Gender Differences in Human Capital

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Gender Differences in Human Capital

Previous research has shown that the proportion of female entrepreneurs is low compared to male entrepreneurs (Delmar & Davidsson, 2000; Reynolds, Carter, Gartner, & Greene, 2004; Arenius & Minniti, 2005; Bosma, & Harding, 2007). – This post is about Gender Differences in human capital.

Moreover, women-owned business ventures have a lower propensity than men-owned ventures to grow and be successful (Welter, et al. 2003).

See also: Gender: Meaning and Definition of Gender-related Terms

A prominent explanation for such gender differences is that compared to male entrepreneurs female entrepreneurs lack critical human and financial resources to start and run a business successfully (e.g., Lerner, Brush, & Hisrich, 1997).

Researchers have addressed gender differences in entrepreneurship with respect to venture creation, growth aspirations (Cliff, 1998), innovation (Strohmeyer & Tonoyan, 2005), and new venture performance in terms of survival (Kalleberg, & Leicht, 1991), growth (e.g., Alsos, Isakson, & Ljunggren, 2006; Coleman, 2007; Kalleberg, & Leicht, 1991) and profitability (Coleman, 2007; Watson, 2002).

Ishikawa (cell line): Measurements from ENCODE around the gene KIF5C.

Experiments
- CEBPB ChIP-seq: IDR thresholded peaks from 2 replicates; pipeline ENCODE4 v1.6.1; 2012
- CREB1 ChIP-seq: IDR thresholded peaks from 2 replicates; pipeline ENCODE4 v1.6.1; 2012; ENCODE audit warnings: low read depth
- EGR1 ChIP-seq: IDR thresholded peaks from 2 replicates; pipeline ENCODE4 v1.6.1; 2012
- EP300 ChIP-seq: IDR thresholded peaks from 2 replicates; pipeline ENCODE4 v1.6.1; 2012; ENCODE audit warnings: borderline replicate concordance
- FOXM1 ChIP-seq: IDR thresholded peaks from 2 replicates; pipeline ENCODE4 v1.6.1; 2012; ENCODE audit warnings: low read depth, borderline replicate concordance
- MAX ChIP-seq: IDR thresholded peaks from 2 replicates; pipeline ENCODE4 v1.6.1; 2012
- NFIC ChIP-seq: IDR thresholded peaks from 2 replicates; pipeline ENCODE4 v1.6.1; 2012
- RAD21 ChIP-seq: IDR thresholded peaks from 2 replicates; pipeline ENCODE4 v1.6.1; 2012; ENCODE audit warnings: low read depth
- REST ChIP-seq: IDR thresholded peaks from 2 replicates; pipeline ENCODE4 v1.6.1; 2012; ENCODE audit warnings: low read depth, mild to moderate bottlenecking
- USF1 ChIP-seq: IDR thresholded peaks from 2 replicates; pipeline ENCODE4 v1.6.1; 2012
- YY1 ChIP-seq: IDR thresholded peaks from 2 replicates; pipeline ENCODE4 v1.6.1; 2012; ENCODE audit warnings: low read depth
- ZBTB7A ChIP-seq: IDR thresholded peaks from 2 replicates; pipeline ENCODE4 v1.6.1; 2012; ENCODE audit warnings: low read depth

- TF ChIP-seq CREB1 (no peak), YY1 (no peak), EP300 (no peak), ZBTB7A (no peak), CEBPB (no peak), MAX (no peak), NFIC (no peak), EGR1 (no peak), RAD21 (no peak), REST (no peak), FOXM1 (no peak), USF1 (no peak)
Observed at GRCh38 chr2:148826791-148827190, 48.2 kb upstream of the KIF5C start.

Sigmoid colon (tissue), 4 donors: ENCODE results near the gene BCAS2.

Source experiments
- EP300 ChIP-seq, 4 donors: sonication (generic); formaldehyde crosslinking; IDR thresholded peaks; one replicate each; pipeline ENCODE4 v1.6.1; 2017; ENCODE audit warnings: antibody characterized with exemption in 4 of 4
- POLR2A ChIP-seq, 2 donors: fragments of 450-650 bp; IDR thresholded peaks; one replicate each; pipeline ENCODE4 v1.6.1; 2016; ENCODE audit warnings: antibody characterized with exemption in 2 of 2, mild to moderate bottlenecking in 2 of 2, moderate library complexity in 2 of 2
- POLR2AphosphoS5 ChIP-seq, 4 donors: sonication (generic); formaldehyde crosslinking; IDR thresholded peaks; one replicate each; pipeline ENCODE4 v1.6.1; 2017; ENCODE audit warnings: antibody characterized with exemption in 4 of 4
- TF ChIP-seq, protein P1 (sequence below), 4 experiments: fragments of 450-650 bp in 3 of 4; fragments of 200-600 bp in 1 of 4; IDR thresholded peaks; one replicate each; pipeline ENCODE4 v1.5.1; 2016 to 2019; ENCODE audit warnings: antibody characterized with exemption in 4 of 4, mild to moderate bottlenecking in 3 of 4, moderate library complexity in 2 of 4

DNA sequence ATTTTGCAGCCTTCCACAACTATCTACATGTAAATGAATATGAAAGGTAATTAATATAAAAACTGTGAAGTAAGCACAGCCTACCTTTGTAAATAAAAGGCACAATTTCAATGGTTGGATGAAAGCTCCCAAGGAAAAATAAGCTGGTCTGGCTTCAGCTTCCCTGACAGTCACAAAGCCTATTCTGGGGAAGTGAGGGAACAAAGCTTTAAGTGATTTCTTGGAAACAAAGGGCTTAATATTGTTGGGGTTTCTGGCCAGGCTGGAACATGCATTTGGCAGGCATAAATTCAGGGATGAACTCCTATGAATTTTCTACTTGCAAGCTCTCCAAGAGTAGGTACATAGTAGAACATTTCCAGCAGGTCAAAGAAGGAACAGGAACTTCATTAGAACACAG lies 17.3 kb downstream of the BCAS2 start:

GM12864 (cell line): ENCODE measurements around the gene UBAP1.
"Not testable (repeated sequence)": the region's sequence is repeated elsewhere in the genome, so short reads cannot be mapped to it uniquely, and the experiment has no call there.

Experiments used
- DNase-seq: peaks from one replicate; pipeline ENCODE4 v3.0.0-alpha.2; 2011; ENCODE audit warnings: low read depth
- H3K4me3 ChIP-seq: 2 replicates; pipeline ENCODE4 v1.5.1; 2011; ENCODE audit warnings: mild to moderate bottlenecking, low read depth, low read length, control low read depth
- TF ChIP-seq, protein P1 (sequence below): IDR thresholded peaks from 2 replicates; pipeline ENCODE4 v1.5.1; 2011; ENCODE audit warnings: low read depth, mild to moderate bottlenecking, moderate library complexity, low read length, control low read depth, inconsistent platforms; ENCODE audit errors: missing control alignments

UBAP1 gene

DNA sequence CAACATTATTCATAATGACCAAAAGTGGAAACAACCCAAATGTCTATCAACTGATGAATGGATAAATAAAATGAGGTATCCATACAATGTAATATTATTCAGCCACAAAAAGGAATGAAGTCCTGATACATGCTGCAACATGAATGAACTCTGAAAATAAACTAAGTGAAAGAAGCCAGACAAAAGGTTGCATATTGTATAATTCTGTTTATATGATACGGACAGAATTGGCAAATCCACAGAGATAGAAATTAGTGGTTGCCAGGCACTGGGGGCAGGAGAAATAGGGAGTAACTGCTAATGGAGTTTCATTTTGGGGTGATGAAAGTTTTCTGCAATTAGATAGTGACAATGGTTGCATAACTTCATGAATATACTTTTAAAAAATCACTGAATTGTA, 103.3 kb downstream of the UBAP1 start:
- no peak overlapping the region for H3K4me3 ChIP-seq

See also: Differences and Similarities between Male and Female owned Businesses

A prominent explanation for gender differences in entrepreneurial performance is that women have fewer resources as compared to male entrepreneurs and, therefore, lack important prerequisites to achieve success (e.g., Lerner, Brush, & Hisrich, 1997).

This resource gap may be a result of different role expectations and associated career paths that influence human as well as financial capital.

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However, such differences in the professional careers of men and women due to role expectations may largely depend on the cultural context and, subsequently, on the participation of men and women in the work force in general.

As a consequence, gender differences in human capital and entrepreneurial success may not exist universally, but depend on the cultural context.

See also: Impact of Gender on Human Performance

In addition, social role expectations may have a crucial impact as to how men- and women-led businesses benefit from their founders human capital.


Contributor: Temiloluwa OLAPOSI Blessing

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